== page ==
Michelle Obama: A first lady who charted her own course
WASHINGTON (AP) — When Michelle Obama considered the daunting prospect of becoming first lady, she avoided turning to books by her predecessors for guidance.
Instead, she turned inward.
"I didn't want to be influenced by how they defined the role," Mrs. Obama once said.
That meant doing it her way: shaping the role around her family, specifically her two young daughters, and not letting her new responsibilities consume her.
Mrs. Obama has been a powerful, if somewhat enigmatic, force in her husband's White House. She chose her moments in the often unforgiving spotlight with great care and resisted pressure to become more engaged in the mudslinging of partisan politics.
As she navigated her way through, the woman who grew up on the South Side of Chicago discovered a talent for television and a comfort with Hollywood A-listers, haute couture and social media. And she used all of those elements to promote her causes: childhood obesity, support for military families, girls' education.
Friends say she charted that path largely on her own.
"What she did was she sort of listened to herself and allowed her own inner voice and strength and direction to lead her in the way that felt most authentic to her. And I think watching somebody makes you want to do that for yourself," Oprah Winfrey told The Associated Press.
Mrs. Obama grappled with the childhood obesity issue before becoming first lady after a doctor warned about her daughters' weight.
At the White House, she decided to share her experience and started by planting a vegetable garden. That led the following year, in 2010, to the launch of her anti-childhood obesity initiative, "Let's Move."
The first lady appealed to elected officials, food makers, sellers, restaurant chains and others to try to make healthy food more accessible. She lobbied lawmakers to add more fruit, vegetables and whole grains, and limit fat, sugar and sodium in the federal school lunch program.
That led to the first update to the program in decades and, for Mrs. Obama, the process was akin to a crash course in Washington sausage-making. The effort was not universally welcomed. Republicans in Congress wanted to reverse the rules. Others said Mrs. Obama was acting like the "food police." Even the kids she wanted to help added to the backlash. Some students posted photos of lunches they found unappealing on Twitter with the hashtag #ThanksMichelleObama, or tossed the food into the trash.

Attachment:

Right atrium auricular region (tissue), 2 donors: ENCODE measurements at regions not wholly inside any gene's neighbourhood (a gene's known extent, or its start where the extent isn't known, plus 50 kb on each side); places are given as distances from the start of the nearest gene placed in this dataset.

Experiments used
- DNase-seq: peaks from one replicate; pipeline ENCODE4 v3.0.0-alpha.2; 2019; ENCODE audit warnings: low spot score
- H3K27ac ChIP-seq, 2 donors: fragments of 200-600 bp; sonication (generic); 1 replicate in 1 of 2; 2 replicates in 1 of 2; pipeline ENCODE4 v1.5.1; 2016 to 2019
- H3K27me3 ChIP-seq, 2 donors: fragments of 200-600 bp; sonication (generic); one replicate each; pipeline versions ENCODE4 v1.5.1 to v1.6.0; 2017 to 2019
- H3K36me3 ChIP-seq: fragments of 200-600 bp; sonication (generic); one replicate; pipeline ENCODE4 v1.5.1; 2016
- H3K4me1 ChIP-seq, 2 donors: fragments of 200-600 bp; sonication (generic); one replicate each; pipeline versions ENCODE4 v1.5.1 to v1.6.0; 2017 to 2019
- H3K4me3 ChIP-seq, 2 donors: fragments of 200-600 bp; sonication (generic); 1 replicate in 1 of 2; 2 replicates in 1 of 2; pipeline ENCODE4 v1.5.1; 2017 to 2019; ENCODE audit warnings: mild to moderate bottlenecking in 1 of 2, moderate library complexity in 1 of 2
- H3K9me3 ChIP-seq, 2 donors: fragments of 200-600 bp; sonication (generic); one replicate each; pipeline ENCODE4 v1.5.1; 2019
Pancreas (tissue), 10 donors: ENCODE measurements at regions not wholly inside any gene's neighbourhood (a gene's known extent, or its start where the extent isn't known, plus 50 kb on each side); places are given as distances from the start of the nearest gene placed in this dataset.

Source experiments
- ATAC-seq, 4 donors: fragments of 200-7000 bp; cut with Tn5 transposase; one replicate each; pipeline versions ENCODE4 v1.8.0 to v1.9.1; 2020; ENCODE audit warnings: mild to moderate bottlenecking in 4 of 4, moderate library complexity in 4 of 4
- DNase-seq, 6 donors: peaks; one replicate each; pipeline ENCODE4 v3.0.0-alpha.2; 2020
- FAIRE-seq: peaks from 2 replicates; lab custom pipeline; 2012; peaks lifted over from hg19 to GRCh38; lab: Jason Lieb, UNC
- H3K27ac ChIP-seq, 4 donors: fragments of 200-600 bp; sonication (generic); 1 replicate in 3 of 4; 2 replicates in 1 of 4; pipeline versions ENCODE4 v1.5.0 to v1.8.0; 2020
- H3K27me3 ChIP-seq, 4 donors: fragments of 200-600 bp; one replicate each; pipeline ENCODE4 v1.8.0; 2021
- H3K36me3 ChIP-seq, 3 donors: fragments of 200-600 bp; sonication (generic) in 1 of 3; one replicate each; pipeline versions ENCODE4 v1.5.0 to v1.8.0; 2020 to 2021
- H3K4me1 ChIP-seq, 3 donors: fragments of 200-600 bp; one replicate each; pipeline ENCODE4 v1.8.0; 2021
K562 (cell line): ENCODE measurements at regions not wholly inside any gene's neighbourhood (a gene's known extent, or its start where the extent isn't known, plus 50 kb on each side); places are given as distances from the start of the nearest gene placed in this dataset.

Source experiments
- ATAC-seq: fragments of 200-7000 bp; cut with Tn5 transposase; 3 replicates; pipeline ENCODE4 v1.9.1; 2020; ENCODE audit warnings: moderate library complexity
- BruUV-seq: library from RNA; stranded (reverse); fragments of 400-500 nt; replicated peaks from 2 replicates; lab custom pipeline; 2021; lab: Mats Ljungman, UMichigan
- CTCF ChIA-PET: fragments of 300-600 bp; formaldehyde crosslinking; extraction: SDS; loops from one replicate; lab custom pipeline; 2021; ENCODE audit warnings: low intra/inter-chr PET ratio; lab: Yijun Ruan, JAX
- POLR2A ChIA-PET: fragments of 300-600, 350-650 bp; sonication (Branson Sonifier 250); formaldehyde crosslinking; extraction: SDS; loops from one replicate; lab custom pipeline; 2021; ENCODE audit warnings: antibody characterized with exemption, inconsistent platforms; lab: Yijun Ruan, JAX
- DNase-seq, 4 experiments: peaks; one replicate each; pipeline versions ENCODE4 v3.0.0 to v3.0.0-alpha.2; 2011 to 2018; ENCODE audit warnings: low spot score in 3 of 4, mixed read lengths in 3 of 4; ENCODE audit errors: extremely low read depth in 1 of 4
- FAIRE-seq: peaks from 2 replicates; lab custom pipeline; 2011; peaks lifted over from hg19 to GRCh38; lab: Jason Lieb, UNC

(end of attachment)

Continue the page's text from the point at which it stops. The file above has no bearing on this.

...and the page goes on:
Mrs. Obama would never again try to work closely with Congress, opting instead to use her platform to press industry to change its ways.
It's too early to know how Mrs. Obama's efforts may affect childhood obesity rates long term, but advocates believe she helped change the debate around healthy eating. They worry about the fate of Mrs. Obama's effort under a White House and Congress that will be controlled by the GOP.
Mrs. Obama said some people initially wondered why she would bother with such a "softball issue" but "now, all those challenges and criticisms are off the table." She told talk-show host Rachael Ray that "at least we've become very aware as a society that this is one of our most important health issues."
She's said that when she leaves the White House next month, a few days after her 53rd birthday, she'll continue to work on the issues that engaged her as first lady.
Being first lady was never something Mrs. Obama imagined, given her modest upbringing, her distaste for politics and having never seen her skin color on a U.S. president and first lady.
Her early aversion to politics developed while watching her father navigate Chicago politics for his job with the city water department, and was reinforced by her husband's pursuit of a political career. Both Obamas have said his political ambition had strained their marriage and family.
Once in the White House, Mrs. Obama vowed to protect her then 10- and 7-year-old daughters' right to a normal childhood. She declared being "mom in chief" to Malia and Sasha as her priority, irking women who hoped the first lady might not allow herself to be constrained by stereotypes.
Mrs. Obama was an enthusiastic White House hostess. She rarely spoke about issues that were outside of her portfolio. She crafted her public schedule around her daughters' activities and limited her travel so she could spend time with them.
The Obamas' parenting style — which they often described as warm, but strict — made them a point of pride, particularly for African-Americans.
"We have heard no Obama children drama," said Ingrid Saunders Jones, national chairwoman of the National Council of Negro Women.
Mrs. Obama didn't really begin to open up about the historic nature of her service as the first black woman to become first lady until the end of the presidency was in sight. She mostly addressed the subject when asked in interviews, when she discussed how important it was for children to see a black president and first lady.
Longtime friend and White House adviser Valerie Jarrett said Mrs. Obama was often reluctant to talk about such matters earlier because she wanted her legacy to be more than just her place in history.
"Her goal is not what she is, but what she does," Jarrett said.
Follow Darlene Superville on Twitter: http://www.twitter.com/dsupervilleap